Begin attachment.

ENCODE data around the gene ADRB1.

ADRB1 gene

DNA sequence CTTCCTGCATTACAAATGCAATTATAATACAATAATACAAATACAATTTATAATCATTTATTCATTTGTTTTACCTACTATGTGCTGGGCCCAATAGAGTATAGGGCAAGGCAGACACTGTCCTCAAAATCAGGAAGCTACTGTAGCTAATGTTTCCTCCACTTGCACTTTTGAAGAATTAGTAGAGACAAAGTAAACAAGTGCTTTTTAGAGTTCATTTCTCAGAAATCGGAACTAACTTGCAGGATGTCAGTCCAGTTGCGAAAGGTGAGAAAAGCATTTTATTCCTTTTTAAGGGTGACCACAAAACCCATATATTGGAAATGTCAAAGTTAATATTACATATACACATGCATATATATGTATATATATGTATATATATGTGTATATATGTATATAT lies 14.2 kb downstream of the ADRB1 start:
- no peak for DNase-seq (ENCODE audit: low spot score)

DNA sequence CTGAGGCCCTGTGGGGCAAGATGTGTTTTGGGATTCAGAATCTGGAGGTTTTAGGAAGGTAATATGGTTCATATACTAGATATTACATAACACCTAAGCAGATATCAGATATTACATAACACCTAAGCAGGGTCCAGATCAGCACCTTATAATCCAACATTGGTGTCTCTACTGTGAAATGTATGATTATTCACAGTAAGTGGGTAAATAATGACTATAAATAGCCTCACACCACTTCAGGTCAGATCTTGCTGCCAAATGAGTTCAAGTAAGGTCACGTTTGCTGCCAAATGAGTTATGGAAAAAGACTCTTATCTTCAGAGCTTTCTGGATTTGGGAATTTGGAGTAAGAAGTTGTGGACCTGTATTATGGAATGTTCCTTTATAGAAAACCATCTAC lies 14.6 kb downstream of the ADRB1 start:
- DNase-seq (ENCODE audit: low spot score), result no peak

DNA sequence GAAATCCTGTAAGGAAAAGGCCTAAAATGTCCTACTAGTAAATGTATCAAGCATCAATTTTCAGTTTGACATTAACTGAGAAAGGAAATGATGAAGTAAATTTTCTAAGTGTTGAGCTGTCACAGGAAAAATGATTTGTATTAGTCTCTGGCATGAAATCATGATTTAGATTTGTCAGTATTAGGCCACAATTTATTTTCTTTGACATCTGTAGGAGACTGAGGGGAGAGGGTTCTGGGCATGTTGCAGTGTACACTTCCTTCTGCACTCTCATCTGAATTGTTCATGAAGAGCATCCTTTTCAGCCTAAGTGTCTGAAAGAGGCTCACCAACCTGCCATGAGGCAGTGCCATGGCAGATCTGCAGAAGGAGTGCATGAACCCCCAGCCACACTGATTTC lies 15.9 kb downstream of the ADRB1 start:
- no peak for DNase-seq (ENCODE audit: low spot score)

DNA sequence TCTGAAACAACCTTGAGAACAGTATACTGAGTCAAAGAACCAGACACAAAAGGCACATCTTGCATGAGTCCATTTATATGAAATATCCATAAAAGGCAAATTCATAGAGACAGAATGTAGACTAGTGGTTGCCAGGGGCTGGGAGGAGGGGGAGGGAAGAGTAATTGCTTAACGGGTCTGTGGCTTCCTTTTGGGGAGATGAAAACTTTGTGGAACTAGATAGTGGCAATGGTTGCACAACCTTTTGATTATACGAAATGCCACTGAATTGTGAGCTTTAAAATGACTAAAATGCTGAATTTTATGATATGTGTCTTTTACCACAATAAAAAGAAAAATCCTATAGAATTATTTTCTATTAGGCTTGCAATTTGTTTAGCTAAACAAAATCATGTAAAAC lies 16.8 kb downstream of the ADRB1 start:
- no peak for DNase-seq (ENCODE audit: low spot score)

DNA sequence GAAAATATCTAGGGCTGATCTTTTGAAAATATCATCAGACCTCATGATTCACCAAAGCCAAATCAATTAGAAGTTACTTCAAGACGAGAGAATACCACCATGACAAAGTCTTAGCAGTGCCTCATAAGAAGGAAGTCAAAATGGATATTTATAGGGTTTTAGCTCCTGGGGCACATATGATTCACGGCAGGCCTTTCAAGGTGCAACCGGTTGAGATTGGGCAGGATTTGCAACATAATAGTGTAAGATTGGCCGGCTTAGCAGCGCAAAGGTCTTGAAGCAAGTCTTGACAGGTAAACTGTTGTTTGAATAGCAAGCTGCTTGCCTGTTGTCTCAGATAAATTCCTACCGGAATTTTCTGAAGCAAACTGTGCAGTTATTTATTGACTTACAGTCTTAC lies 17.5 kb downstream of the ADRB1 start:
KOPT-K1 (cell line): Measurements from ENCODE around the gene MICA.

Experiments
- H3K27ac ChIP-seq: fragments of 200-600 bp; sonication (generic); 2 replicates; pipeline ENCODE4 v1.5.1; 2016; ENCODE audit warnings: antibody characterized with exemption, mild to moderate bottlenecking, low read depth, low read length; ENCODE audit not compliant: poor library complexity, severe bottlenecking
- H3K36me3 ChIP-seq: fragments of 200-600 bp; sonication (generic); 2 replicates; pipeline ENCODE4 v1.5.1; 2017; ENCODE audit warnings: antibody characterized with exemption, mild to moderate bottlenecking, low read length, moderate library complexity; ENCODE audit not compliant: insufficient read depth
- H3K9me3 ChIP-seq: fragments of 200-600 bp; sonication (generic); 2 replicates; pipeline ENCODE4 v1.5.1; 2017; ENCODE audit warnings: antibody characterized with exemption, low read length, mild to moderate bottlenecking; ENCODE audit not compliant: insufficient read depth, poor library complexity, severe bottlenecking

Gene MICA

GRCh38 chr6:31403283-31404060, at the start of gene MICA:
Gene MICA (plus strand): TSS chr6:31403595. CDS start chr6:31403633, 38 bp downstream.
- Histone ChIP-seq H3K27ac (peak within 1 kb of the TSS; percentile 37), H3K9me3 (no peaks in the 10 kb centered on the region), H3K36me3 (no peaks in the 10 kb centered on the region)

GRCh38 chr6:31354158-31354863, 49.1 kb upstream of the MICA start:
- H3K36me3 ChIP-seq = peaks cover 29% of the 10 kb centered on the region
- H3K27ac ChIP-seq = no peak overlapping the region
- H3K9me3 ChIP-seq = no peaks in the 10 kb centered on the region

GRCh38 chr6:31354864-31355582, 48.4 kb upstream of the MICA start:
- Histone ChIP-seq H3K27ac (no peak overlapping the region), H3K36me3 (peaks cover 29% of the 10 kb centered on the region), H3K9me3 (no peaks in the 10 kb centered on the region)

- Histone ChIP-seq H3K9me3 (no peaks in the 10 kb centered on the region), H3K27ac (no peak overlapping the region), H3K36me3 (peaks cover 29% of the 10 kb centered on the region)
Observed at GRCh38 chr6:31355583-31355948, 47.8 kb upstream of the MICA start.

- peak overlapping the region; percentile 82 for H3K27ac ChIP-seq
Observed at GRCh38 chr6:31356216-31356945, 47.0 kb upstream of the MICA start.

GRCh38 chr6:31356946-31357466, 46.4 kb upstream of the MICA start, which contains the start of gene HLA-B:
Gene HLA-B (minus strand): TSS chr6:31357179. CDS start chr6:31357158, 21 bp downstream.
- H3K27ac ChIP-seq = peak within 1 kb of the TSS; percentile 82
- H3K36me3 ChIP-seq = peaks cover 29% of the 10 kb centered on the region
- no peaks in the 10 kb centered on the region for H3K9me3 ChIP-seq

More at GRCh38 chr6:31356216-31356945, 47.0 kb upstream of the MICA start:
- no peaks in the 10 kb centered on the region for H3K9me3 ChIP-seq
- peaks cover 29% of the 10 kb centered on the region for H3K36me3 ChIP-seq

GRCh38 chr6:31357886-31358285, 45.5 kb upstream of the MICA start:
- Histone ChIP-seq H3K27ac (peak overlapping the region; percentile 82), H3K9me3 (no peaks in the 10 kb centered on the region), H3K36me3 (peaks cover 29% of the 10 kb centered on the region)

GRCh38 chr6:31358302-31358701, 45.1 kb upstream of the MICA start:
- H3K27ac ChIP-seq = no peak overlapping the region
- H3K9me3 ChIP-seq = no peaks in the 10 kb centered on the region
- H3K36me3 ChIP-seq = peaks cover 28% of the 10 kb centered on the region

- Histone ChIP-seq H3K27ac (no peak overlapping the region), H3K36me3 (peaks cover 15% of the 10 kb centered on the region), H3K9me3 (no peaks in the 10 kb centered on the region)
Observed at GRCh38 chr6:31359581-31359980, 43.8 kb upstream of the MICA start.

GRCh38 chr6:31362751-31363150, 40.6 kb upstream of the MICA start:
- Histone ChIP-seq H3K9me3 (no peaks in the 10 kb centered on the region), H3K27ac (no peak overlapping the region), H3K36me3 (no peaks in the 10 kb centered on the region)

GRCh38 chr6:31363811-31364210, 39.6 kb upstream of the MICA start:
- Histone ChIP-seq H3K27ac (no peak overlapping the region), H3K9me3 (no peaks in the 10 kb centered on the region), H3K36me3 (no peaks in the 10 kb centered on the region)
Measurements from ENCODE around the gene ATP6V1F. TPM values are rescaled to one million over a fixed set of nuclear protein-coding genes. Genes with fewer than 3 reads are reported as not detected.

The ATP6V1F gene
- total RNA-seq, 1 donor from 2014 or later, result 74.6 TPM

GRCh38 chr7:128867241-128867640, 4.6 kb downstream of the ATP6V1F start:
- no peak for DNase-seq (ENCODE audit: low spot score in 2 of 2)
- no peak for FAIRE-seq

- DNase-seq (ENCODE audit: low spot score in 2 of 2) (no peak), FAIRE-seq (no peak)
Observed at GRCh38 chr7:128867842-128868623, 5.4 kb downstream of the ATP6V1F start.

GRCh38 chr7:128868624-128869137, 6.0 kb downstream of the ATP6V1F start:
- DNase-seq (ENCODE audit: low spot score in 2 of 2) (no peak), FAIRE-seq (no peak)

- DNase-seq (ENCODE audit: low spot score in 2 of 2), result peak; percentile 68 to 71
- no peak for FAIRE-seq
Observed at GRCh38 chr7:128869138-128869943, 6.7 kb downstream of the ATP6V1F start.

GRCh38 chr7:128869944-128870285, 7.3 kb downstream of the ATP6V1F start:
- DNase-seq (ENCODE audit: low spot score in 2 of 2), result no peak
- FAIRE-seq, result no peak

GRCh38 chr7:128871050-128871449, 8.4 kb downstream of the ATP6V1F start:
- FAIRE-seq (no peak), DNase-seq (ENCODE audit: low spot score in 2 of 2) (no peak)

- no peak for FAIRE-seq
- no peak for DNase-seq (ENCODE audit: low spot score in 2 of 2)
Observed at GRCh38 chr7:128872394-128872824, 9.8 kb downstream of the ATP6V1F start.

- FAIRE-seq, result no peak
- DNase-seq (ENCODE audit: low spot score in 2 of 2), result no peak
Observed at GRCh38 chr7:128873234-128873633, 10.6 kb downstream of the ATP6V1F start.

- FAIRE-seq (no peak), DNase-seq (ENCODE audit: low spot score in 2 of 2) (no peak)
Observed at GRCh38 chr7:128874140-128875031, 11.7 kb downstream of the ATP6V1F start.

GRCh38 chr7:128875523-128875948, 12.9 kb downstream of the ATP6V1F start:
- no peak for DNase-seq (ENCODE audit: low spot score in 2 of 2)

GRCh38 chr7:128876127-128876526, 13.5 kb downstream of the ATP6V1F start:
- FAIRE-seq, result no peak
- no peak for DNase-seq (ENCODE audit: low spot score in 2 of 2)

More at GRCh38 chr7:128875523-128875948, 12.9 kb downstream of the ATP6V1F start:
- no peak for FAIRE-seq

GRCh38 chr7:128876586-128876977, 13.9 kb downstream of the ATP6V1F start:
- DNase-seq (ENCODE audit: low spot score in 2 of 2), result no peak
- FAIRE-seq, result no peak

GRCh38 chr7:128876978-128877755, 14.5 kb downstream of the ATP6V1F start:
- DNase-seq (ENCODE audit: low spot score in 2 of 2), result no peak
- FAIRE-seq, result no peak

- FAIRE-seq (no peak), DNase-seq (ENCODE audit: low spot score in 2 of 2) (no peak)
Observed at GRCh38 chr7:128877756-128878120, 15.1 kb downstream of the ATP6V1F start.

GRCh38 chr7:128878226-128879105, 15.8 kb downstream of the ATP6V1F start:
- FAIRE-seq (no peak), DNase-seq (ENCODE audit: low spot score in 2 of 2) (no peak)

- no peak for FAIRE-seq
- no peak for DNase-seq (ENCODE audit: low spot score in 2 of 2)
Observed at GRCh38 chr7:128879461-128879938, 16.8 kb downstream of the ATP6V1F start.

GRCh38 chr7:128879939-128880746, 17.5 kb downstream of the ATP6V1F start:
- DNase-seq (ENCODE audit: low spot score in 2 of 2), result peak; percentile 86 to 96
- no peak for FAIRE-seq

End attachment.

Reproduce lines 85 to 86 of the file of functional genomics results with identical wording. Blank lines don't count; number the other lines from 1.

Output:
- DNase-seq (ENCODE audit: low spot score in 2 of 2), result no peak
- FAIRE-seq, result no peak